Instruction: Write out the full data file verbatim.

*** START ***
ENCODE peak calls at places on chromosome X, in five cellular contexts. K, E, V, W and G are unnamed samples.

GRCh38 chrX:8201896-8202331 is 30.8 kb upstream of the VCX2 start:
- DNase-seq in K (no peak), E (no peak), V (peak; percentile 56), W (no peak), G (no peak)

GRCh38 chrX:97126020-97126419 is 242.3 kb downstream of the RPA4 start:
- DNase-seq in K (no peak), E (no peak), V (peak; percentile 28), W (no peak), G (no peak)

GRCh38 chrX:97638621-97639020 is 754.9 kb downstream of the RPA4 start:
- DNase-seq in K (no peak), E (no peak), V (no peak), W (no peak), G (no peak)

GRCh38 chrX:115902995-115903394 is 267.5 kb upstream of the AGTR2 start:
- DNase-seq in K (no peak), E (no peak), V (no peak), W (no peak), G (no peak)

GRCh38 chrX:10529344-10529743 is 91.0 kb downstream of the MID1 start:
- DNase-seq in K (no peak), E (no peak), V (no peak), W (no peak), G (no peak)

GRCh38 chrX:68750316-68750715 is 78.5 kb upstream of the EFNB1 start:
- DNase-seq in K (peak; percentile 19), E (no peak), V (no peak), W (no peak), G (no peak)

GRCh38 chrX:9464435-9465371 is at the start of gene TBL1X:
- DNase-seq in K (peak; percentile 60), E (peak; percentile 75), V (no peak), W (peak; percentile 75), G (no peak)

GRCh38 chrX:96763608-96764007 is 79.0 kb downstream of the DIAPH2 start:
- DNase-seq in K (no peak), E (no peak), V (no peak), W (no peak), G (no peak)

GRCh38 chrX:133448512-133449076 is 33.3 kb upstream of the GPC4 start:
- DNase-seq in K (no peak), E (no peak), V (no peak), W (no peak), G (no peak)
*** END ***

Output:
ENCODE peak calls at places on chromosome X, in five cellular contexts. K, E, V, W and G are unnamed samples.

GRCh38 chrX:8201896-8202331 is 30.8 kb upstream of the VCX2 start:
- DNase-seq in K (no peak), E (no peak), V (peak; percentile 56), W (no peak), G (no peak)

GRCh38 chrX:97126020-97126419 is 242.3 kb downstream of the RPA4 start:
- DNase-seq in K (no peak), E (no peak), V (peak; percentile 28), W (no peak), G (no peak)

GRCh38 chrX:97638621-97639020 is 754.9 kb downstream of the RPA4 start:
- DNase-seq in K (no peak), E (no peak), V (no peak), W (no peak), G (no peak)

GRCh38 chrX:115902995-115903394 is 267.5 kb upstream of the AGTR2 start:
- DNase-seq in K (no peak), E (no peak), V (no peak), W (no peak), G (no peak)

GRCh38 chrX:10529344-10529743 is 91.0 kb downstream of the MID1 start:
- DNase-seq in K (no peak), E (no peak), V (no peak), W (no peak), G (no peak)

GRCh38 chrX:68750316-68750715 is 78.5 kb upstream of the EFNB1 start:
- DNase-seq in K (peak; percentile 19), E (no peak), V (no peak), W (no peak), G (no peak)

GRCh38 chrX:9464435-9465371 is at the start of gene TBL1X:
- DNase-seq in K (peak; percentile 60), E (peak; percentile 75), V (no peak), W (peak; percentile 75), G (no peak)

GRCh38 chrX:96763608-96764007 is 79.0 kb downstream of the DIAPH2 start:
- DNase-seq in K (no peak), E (no peak), V (no peak), W (no peak), G (no peak)

GRCh38 chrX:133448512-133449076 is 33.3 kb upstream of the GPC4 start:
- DNase-seq in K (no peak), E (no peak), V (no peak), W (no peak), G (no peak)